Storing your brushes
At home, I store my brushes in the many souvenir coffee mugs that I have acquired over the years. I fill the mugs with uncooked pinto beans or black-eyed peas. The brushes can stand straight up without touching another brush. I have a mug for every size brush – #4 flat, #6 flat, #8 flat, and so on. Word of caution: Be sure that your brushes are completely dry before standing them upright.
When traveling, I use our pretty One Stroke Brush Roll-up. The Brush Roll-up is a convenient and protective storage solution. There are 24 pockets to hold a variety of paint brushes. Special waterproof coating on the inside protects fabric and surfaces from damp brushes. To keep the brushes from falling out, I added a velcro strip to the top of the brush roll and then added the corresponding velcro strip to a piece of heavy plastic that I had cut to fit the brush roll.
Using the Brush Basin
When painting, I use our brush basin to clean the brushes between colors. I wipe off the excess paint on a paper towel, and then gently but firmly brush back and forth on the basin grid.
Additional features and tips of the brush basin:
– The brush basin has a brush cradle. I use this area when I know I will be using the brush within a few minutes and just need to ‘rest’ the brush in water so that the paint will not dry into the brush bristles.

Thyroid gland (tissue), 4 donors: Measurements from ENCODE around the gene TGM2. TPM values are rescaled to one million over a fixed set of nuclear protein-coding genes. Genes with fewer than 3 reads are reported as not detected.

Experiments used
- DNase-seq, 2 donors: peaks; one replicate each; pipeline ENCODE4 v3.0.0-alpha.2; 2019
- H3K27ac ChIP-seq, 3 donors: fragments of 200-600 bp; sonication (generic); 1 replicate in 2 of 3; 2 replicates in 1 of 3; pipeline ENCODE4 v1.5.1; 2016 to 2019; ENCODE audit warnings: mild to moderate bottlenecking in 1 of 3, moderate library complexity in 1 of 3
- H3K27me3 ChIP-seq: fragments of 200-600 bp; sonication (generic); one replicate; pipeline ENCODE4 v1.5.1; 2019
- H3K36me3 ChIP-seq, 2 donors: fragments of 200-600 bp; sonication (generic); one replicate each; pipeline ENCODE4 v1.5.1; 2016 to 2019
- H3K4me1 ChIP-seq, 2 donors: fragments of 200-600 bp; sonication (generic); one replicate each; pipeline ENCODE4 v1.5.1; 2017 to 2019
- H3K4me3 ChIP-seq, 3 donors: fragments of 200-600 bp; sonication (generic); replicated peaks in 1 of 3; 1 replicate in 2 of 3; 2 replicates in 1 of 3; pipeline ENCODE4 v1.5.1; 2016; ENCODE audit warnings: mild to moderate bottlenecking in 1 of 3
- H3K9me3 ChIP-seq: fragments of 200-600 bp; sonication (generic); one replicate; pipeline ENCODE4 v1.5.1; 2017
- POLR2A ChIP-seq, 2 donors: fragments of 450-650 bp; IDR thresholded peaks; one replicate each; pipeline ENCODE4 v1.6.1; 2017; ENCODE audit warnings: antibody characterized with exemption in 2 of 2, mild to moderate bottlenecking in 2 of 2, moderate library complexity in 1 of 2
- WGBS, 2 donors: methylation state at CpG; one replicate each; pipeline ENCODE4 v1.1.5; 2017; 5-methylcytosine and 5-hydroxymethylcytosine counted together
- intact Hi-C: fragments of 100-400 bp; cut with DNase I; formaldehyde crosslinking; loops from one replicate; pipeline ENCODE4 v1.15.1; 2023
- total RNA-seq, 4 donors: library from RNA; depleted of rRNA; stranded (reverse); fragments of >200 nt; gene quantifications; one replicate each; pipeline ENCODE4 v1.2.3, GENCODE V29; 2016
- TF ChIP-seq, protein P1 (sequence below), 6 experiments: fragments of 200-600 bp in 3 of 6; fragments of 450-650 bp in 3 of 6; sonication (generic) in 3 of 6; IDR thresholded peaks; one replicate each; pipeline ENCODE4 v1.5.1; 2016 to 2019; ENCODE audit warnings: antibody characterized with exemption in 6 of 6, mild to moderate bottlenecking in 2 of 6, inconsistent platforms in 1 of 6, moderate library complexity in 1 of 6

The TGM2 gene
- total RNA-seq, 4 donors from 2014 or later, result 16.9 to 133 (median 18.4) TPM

– Be sure when you have the brush resting on the cradle inside the tub that the bristles are not touching the bottom, since this will bend the bristles.
– Also, don’t have the water level so high that the wooden brush handle gets wet. This may cause the handle to swell and the ferrule to become loose and result in “wobbling” while you are painting.
– If the brush sits too long in the water, the paint on the handle may peel and flake off.
Cleaning Your Brushes
With One Stroke painting, it is very important to have a crisp chisel edge. In order to keep your brushes looking like new, I recommend cleaning your brushes with the FolkArt Brush Preserver Kit. The kit includes a 2 oz. bottle of brush cleaner to gently remove paints, varnishes and mediums, and a specially designed scrubber that cleans all bristle lengths.
Remember – Paint-clogged ferrules are one of your brushes’ worst enemies!
In three easy steps, your brushes will be clean, shaped and ready to go when you start your next project.
1. Squeeze a small amount of FolkArt Brush Cleaner and Conditioner onto your brush.
2. Place the brush scrubber in the palm of your hand, choose the correct height of scrubber teeth for your brush, then move the brush back and forth under the running water until the water runs clear. Use a scrubber height tall enough to remove paint from the ferrule.
3. After cleaning, apply a small amount of FolkArt Brush Cleaner and Conditioner and reshape the bristles using your thumb and forefinger. Lay your brush flat on the counter or table until completely dry.
Information for this article was taken from Plaid Online, OneStroke.com and In-Home Art Catalog.